Master Microsoft Azure Web application deployment

During this year we had the chance to build several Web applications using ASP.NET Core combined with frameworks and libraries such as Angular 2 or SignalR. Since then I have been receiving requests to post about how to deploy that kind of applications on Microsoft Azure so this is what we are going to do on this post. The truth is that despite the fact that those apps were built with the same technologies, they were created and can be run using different tools. For example, the PhotoGallery application was built entirely in Visual Studio which means it can be opened, run and deployed to Azure using Azure Tools for Visual Studio. On the other hand, the Scheduler app has two parts, the server part with the API which can be opened, run and deployed through Visual Studio as well and the client side one which was built outside Visual Studio using NodeJS packages and other client-side libraries. The LiveGameFeed app is an ASP.NET Core – Angular 2 – SignalR app built entirely outside of Visual Studio. Those kind of apps will be deployed using a different techniques that are supported by Azure. More over, we are going to see the way we will handle NodeJS dependencies/packages, in other words the node_modules folder in our app. This folder usually contains a large number of files and would be pain in the ass to get them all in Azure. The interesting thing is that the apps we have built, handles NodeJS depenencies in different ways and hence will be deployed accordingly. Let’s see in detail the contents of the post. Each section denotes the basic app’s features that will affect the way it will be deployed to Azure.

Deploy ASP.NET Core – Angular 2 app using Visual Studio

  • Both server and client-side code exists in the same solution
  • App uses an SQL Server database which must be deployed as well
  • NodeJS depenencies are copied and served through www folder as static files
  • The app can be opened, run and deployed through Visual Studio

Deploy Angular 2 app without Visual StudioScheduler UI

  • The server side contains the MVC API controllers, an SQL Server database and will be deployed through Visual Studio
  • The client side is built outside of Visual Studio (no .sln file)
  • For the client-side we need to create build-automation tasks and use the build/production folder as the hosting app on Azure
  • The app will be deployed using Git tools and integrating a Github branch as an Azure Deployment source

Deploy ASP.NET Core – Angular 2 – SignalR app without Visual StudioLiveGameFeed

  • Both server and client-side code exists in the same solution
  • The app is built entirely in a text-editor such as Visual Studio Code (no .sln file)
  • Firstly, the app will be published locally and then deployed to Azure using Git tools and a Local Git repository
  • Additional configuration needed up on Microsoft Azure in order to enable Web-Sockets and leverage SignalR features

In the post we will deploy the apps that mentioned before but in case you want to deploy your app, just follow the instructions that suits best on your app.


In you are a Windows user, make sure to install the Azure Tools for Visual Studio. Also, you must have an Azure subscription, which is a plan that gives you access to a variety of Azure services. You can get started with Azure with a free account. Once you decide to purchase a subscription plan, you can choose from a variety of purchase options. If you’re an MSDN subscriber, you get free monthly credits that you can use with Azure services, including Azure Storage. See Azure Storage Pricing for information on volume pricing.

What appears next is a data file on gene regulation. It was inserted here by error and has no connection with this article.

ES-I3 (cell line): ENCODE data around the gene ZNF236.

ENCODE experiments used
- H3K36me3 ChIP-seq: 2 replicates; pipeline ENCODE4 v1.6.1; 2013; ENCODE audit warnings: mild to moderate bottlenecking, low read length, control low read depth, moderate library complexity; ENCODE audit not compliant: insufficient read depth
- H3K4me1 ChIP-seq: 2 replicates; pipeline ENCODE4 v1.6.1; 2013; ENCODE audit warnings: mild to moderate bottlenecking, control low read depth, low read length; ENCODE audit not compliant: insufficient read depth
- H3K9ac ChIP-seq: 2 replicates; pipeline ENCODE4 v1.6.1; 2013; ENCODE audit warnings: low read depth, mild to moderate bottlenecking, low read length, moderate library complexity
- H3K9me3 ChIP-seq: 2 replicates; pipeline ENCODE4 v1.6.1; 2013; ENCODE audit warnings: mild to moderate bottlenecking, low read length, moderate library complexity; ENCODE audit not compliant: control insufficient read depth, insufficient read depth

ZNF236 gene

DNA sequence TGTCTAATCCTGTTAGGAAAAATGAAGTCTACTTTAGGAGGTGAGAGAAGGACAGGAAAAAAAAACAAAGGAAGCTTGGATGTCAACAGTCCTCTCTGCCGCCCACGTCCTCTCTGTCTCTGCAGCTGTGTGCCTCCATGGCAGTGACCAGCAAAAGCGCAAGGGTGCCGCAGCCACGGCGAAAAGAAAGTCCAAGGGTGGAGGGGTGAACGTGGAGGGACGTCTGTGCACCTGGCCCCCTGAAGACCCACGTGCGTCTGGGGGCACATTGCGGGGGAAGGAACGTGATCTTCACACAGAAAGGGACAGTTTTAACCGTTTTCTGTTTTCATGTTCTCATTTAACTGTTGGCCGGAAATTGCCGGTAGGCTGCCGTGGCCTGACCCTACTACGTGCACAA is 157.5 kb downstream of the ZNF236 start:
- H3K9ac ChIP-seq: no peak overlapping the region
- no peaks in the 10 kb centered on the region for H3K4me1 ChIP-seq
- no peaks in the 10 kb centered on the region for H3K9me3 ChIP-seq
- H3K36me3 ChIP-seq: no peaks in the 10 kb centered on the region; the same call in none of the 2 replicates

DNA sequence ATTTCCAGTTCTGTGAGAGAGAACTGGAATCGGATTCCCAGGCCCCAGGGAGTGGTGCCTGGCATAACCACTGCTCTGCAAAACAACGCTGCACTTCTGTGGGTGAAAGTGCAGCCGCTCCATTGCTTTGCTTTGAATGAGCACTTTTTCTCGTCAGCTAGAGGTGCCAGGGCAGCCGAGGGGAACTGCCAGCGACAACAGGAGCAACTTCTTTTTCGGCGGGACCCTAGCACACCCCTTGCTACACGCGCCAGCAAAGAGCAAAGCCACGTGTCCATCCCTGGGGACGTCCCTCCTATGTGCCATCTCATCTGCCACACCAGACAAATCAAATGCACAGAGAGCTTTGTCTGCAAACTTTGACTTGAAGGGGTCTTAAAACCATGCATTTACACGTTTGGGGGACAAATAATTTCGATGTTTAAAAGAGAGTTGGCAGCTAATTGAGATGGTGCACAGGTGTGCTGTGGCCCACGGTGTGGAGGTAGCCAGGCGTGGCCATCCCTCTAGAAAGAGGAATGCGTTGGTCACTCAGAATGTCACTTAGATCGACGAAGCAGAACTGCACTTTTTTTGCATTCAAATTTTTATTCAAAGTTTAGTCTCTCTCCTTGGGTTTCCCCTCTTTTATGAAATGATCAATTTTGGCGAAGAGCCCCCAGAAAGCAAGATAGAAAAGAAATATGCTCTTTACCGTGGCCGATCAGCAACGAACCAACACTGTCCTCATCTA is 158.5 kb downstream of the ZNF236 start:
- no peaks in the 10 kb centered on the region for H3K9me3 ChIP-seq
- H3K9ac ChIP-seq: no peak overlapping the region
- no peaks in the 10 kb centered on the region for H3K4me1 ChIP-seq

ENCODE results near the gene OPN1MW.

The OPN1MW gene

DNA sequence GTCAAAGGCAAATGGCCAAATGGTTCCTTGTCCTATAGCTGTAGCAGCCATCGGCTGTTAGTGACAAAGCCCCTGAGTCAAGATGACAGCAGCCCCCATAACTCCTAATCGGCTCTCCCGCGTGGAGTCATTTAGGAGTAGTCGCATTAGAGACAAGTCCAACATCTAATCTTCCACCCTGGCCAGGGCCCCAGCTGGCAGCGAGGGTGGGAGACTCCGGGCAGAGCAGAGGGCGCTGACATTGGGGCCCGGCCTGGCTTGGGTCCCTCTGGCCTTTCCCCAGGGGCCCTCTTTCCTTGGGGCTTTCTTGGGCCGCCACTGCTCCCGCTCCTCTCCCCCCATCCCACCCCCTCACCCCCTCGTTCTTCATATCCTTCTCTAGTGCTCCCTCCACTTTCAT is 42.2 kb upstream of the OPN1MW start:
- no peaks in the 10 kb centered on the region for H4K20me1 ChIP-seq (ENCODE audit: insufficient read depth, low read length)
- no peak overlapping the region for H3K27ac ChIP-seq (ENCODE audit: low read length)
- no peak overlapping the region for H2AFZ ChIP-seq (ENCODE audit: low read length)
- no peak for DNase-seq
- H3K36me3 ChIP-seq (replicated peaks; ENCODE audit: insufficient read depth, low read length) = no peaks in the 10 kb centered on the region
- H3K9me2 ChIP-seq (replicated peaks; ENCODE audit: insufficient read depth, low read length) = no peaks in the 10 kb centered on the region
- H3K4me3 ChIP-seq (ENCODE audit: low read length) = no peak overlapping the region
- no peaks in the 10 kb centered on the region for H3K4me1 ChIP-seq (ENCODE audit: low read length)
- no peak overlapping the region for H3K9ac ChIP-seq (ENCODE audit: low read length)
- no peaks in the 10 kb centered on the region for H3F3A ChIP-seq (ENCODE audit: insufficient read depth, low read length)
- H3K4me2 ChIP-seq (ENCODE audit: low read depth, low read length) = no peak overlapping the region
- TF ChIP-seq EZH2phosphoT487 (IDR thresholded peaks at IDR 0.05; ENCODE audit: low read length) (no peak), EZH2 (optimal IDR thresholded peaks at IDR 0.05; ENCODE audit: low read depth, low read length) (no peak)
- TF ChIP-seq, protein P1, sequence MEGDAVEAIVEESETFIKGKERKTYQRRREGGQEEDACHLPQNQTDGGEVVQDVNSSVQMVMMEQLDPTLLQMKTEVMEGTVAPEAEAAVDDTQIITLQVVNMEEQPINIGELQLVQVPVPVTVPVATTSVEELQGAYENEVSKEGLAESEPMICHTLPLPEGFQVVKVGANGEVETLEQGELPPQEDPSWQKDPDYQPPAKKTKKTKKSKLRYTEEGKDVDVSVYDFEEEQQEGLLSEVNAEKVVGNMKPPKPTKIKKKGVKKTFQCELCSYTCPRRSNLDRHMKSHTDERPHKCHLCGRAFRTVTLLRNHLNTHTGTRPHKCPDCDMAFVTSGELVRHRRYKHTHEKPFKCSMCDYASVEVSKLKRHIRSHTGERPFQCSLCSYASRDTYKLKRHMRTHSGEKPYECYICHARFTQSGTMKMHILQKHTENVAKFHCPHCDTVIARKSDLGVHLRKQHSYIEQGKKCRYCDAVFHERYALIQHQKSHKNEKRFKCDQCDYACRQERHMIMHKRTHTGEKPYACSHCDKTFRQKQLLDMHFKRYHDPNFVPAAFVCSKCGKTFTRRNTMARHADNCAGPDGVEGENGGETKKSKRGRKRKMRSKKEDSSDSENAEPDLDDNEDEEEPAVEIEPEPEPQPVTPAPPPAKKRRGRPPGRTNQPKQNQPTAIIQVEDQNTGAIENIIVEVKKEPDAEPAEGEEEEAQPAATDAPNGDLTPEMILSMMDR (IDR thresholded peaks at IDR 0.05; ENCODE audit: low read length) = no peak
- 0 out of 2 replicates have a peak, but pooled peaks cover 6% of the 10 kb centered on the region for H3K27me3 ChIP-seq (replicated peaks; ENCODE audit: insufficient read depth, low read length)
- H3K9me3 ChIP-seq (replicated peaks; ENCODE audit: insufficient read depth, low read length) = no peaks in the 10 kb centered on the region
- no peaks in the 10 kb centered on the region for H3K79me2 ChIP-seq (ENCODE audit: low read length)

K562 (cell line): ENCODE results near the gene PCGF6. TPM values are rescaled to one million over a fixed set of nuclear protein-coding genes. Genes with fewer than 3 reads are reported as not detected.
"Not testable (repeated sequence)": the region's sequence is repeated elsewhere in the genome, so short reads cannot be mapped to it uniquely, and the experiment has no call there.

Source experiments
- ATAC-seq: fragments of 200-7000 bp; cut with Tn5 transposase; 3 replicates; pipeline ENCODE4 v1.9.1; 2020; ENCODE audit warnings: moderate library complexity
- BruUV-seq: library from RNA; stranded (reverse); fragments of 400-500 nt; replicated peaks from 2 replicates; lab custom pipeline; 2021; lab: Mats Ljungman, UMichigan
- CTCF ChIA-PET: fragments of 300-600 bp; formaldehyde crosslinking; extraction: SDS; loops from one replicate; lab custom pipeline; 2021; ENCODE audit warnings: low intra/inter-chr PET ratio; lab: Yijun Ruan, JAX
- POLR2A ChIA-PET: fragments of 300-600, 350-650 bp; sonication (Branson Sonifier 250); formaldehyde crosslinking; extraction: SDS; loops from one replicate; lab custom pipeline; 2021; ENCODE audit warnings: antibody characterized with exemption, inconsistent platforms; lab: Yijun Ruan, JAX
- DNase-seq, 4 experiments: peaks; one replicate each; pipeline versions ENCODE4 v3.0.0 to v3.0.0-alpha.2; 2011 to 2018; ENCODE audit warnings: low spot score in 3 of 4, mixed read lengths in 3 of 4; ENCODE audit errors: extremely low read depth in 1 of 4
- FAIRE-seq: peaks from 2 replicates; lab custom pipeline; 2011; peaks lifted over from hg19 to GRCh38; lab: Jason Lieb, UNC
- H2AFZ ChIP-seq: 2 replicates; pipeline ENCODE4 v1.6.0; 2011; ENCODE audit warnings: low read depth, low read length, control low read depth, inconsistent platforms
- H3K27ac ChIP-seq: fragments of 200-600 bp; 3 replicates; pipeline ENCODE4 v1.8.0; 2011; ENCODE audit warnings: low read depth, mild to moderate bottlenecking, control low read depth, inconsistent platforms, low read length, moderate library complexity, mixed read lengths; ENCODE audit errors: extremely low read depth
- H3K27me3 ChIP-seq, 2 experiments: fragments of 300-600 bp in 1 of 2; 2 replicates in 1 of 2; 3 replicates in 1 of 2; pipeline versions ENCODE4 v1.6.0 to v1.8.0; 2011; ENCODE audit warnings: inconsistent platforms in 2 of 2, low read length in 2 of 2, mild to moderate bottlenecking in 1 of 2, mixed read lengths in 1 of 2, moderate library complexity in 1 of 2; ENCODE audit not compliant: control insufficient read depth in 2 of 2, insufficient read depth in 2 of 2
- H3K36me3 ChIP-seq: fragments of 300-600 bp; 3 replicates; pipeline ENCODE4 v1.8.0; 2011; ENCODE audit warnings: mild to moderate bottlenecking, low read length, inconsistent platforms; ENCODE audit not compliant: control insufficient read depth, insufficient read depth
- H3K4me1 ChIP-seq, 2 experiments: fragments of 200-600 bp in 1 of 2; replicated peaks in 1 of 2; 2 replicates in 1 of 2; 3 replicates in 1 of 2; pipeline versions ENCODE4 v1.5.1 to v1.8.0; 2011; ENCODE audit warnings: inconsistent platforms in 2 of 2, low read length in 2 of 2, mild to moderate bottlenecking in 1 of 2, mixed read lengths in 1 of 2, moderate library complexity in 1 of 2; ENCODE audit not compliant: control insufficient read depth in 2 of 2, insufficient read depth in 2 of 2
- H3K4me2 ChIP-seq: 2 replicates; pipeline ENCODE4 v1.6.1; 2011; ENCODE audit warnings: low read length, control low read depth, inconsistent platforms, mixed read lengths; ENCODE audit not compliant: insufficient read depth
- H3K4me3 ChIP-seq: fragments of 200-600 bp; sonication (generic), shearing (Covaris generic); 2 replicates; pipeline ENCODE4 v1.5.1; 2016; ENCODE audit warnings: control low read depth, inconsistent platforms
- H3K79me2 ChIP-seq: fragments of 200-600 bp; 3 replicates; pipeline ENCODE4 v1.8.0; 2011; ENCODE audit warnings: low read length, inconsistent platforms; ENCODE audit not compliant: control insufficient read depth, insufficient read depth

Deploy ASP.NET Core – Angular 2 app using Visual Studio – PhotoGallery

The PhotoGallery app, is an app built using Visual Studio 2015, it uses an SQL database for data store and Angular 2 on the client side. For start, clone the repository and follow the instructions in the file. Even if you haven’t an SQL Server instance installed on your machine (maybe Linux or MAC user) make sure to run at least the command that initializes mirgrations.

dotnet ef migrations add initial

This is important for initializing the respective SQL Server database on Microsoft Azure. When you finish setting up the application right click the PhotoGallery app and select Publish….
This will open the Publish wizard which requires that you are a signed user. You can sign in in Visual Studio on the upper right, with your Microsoft Account for which you have an Azure subscription or add that account in the next step.
We are going to use the Platform as a service (PaaS) deployment enviromnent to host our application. Click the Microsoft Azure App Service button and click the New… button in order to declare a Resource Group, an App Service Plan and any additional Azure services that our app requires. In case you are unfamiliar with those terms, that’s all right, all you need to know is that all the resources such as Web Applications, SQL Servers are contained in a Resource Group. Deleting that Resource Group will also delete the contained services. Typically, all resources in a Resource Group share the same lifecycle. The App Service Plan declares the region that your resources are going to be deployed and the type of Virtual Machines to be used (how many instances, cores, memory etc..). Name the Resource Group PhotoGalleryRG and click New… to configure an App Service Plan. Leave the App Service Plan name as it is, set the Location that you are closest at and select any size you wish. I chose West Europe and S1 (1 core, 1,75 GR RAM) as size.
Click OK and then click Explore additional Azure services in order to create an SQL Server and a database.